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We’ve become accustomed to the unpredictable during the Covid pandemic, but few could have forecast the latest political alliance rolled out in prime minister’s questions. Despite years of mutual mockery and despite being miles apart on issues like Brexit, Boris Johnson aligned himself with none other than Tony Blair. Who’d have thunk it?
Johnson famously complained that “nailing Blair is like trying to pin a jelly to a wall”. Yet as we’ve seen over the past few years, the PM has been notoriously difficult to attack too. His brand of guerrilla politics, rarely giving his opponents a sitting target as he ducks, dives, borrows and steals, has helped him to both seize the Tory crown and win a big majority.
Blair saw the writing on the (unjellied) wall two years ago, telling me: “If you have a Boris Johnson led Conservative Party, he’s a formidable campaigner, he’s an interesting personality, he can get out there and do his stuff. And I have absolutely no doubt that if you have a right-wing populism against a left-wing populism in this country, the right-wing will win.”
In fact, it seems Johnson is reading the Blair playbook these days even more closely than Cameron and Osborne did. Late last year, it was the former Labour PM who pushed hard for first and second doses of vaccines to be spaced out to deliver quicker protection. Sure enough, Johnson adopted that strategy, with great success. Ditto on Blair’s call for Covid passports.
Only today, there was fresh evidence of the Blairisation of government, with No.10 announcing the restoration of a Downing Street Delivery Unit, similar to that axed in 2010. The new outfit, set up on the advice of Blair’s former unit chief Sir Michael Barber, will be headed by Dr Emily Lawson, who led the operational delivery of the NHS coronavirus vaccination programme.
The Blair itch project, scratching those parts of Whitehall to make sure they carry out the PM’s will, seems just one part of the strange new alliance. In PMQs, facing the latest cronyism charges from Keir Starmer over the James Dyson texts, Johnson used Blair as a human shield. “We’re in the middle of a pandemic,” Blair had said earlier. “I find it hard to get worked up about this.”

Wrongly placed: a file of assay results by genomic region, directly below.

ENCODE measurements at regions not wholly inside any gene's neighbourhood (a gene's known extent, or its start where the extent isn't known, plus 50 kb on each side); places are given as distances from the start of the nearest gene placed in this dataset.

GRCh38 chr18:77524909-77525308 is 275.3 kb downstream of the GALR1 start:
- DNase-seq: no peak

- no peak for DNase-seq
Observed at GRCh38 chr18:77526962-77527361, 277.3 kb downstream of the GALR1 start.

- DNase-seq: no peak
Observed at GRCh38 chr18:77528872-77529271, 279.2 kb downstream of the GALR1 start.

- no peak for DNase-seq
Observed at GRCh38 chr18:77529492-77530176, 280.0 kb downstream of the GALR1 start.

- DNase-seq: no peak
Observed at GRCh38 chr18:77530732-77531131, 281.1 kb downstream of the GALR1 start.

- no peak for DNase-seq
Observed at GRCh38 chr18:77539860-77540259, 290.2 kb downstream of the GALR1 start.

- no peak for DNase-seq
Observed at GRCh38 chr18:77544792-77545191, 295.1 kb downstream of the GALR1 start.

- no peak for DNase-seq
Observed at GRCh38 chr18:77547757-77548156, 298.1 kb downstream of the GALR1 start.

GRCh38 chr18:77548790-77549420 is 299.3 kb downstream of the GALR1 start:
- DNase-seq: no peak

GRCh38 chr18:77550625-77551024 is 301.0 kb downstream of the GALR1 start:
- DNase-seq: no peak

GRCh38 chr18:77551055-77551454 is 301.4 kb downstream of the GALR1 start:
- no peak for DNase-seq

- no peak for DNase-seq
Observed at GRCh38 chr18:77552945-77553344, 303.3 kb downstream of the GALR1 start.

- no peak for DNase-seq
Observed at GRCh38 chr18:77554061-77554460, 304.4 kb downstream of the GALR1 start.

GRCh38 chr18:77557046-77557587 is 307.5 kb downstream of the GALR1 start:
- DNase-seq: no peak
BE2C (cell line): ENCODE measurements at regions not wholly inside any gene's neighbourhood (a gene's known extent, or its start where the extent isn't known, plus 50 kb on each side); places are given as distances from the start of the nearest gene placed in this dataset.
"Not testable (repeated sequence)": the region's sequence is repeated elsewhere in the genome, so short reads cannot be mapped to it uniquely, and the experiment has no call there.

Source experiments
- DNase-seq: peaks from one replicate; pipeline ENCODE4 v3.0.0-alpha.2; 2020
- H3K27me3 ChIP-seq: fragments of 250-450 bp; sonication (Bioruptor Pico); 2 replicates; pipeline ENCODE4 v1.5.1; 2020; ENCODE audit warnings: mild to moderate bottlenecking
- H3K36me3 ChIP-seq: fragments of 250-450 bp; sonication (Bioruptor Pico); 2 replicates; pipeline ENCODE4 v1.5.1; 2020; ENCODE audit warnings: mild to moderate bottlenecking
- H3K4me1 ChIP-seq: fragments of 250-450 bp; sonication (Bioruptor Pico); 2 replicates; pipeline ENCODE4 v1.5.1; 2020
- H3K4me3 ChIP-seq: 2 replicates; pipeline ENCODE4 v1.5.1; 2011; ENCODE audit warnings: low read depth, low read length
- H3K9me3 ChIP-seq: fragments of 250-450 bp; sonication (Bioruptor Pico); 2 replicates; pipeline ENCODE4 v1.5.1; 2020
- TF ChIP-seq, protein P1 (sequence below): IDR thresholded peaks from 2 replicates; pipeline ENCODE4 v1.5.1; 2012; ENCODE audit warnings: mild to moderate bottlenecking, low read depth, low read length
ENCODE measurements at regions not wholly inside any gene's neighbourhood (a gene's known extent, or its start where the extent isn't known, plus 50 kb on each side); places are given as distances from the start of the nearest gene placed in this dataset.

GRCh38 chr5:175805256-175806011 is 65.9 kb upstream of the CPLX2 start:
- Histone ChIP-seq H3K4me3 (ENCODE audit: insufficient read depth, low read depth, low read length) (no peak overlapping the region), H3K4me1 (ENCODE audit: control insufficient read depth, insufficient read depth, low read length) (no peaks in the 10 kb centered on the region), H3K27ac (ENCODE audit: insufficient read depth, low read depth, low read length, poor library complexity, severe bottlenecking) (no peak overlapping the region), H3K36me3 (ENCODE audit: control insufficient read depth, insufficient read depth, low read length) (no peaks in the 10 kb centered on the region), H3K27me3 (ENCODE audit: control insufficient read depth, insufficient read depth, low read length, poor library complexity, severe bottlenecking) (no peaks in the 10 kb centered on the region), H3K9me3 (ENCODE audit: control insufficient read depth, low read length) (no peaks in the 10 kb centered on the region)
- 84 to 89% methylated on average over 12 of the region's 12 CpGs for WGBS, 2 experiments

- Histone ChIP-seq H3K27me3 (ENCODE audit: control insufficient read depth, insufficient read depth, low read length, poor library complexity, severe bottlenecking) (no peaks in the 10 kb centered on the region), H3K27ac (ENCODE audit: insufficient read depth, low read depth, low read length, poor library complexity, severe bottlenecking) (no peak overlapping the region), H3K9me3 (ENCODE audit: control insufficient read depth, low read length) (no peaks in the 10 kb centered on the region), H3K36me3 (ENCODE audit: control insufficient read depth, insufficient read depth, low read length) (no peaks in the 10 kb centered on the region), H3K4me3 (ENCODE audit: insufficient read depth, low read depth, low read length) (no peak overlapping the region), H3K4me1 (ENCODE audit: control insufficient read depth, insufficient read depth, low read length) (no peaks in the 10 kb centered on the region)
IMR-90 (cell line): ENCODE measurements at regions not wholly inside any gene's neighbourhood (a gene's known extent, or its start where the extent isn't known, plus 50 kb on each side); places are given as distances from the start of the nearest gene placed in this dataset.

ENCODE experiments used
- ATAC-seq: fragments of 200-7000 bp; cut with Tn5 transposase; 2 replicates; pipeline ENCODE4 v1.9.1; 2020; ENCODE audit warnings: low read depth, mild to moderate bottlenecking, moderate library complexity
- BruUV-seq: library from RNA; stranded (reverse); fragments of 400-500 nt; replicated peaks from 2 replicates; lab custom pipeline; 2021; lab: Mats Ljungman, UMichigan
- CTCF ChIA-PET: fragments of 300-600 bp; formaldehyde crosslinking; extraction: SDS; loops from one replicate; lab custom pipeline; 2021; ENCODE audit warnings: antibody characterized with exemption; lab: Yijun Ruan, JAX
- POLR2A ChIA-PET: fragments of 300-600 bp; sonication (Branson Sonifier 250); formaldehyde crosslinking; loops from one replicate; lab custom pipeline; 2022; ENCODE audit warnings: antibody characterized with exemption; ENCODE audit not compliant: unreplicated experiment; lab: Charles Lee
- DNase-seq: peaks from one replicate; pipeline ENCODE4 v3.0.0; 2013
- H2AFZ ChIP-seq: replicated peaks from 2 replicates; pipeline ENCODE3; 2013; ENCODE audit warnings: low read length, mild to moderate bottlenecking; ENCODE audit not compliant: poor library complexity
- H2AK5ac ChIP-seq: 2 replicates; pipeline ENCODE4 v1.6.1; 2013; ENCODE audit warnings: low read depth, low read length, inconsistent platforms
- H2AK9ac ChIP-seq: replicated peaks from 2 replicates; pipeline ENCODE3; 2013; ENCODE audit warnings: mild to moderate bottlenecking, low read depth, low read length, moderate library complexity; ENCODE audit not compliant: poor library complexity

Non-aligned swing voters may well have a similar attitude, as they heard Johnson say “I make absolutely no apology at all for shifting heaven and earth to secure ventilators for this country.” Even though he ensured airtime because this was a BBC exclusive and guaranteed headlines as a result, the danger is that in crying “sleaze” too often, Starmer devalues its currency
But Starmer’s point was a wider one, that this was really about “tax breaks for mates” (a phrase he used twice). The punches that landed came when he pointed out that the three million self-employed left out of Covid help schemes didn’t have the PM’s personal mobile, and neither did NHS nurses in need of a pay rise.
Still, just as Blair was often dubbed “Teflon Tony”, Johnson relishes in his “bounceback Boris” reputation. Even Angela Rayner, who has been leading the charge on cronyism, this week told the i newspaper that Johnson won some northern seats “because people knew what they were getting..they saw that he was a guy with, you know, inadequacies..he was imperfect. But he cared about his country, he cared about the people as they saw it – although it pains me to say it.”
And it’s that sense that Johnson’s imperfections are “priced in” by the public that the PM seems to be relying on in the whole “sleaze” saga right now. The overall message can be boiled down to: here I am, warts and all, but I’m on your side. Fully aware of his notoriously slippery relationship with the truth, in PMQs at one point he even turned a gaffe into a self-deprecating gag. “I don’t wish to sound like a stickler for accuracy” he said, before realising his error and adding “which is my normal position!”
Starmer knows that he needs more than mere “sleaze” to topple Johnson, and that in fact rank incompetence and waste are more potent charges. If unemployment spikes later this year, all the jokes and the chaos may not seem quite so funny any more.
At the next election, Labour needs a public weariness of the Tories having been in power for 14 years, and sleaze is just another symptom of a party drunk on power. Tony Blair knew that and deployed it to devastating effect in the 1990s. So while Johnson may currently revere him, he really ought to fear him in equal measure.